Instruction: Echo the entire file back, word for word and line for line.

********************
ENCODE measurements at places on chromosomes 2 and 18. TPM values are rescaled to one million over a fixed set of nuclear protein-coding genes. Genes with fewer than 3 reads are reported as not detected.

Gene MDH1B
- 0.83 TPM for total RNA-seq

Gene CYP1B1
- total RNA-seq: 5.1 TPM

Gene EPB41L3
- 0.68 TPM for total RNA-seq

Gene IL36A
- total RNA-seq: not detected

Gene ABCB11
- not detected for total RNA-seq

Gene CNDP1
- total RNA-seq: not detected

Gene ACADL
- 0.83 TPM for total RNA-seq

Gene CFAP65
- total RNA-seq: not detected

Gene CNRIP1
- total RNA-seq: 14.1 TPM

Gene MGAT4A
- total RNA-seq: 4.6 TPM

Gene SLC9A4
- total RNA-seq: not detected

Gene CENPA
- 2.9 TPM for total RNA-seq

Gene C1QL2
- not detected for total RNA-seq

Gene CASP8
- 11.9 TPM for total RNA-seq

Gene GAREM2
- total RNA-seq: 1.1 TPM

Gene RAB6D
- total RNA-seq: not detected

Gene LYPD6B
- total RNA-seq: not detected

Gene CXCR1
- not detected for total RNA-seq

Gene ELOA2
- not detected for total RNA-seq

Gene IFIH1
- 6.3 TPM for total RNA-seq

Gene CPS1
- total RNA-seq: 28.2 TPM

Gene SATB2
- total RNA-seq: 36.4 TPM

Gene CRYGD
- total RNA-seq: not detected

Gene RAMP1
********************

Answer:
ENCODE measurements at places on chromosomes 2 and 18. TPM values are rescaled to one million over a fixed set of nuclear protein-coding genes. Genes with fewer than 3 reads are reported as not detected.

Gene MDH1B
- 0.83 TPM for total RNA-seq

Gene CYP1B1
- total RNA-seq: 5.1 TPM

Gene EPB41L3
- 0.68 TPM for total RNA-seq

Gene IL36A
- total RNA-seq: not detected

Gene ABCB11
- not detected for total RNA-seq

Gene CNDP1
- total RNA-seq: not detected

Gene ACADL
- 0.83 TPM for total RNA-seq

Gene CFAP65
- total RNA-seq: not detected

Gene CNRIP1
- total RNA-seq: 14.1 TPM

Gene MGAT4A
- total RNA-seq: 4.6 TPM

Gene SLC9A4
- total RNA-seq: not detected

Gene CENPA
- 2.9 TPM for total RNA-seq

Gene C1QL2
- not detected for total RNA-seq

Gene CASP8
- 11.9 TPM for total RNA-seq

Gene GAREM2
- total RNA-seq: 1.1 TPM

Gene RAB6D
- total RNA-seq: not detected

Gene LYPD6B
- total RNA-seq: not detected

Gene CXCR1
- not detected for total RNA-seq

Gene ELOA2
- not detected for total RNA-seq

Gene IFIH1
- 6.3 TPM for total RNA-seq

Gene CPS1
- total RNA-seq: 28.2 TPM

Gene SATB2
- total RNA-seq: 36.4 TPM

Gene CRYGD
- total RNA-seq: not detected

Gene RAMP1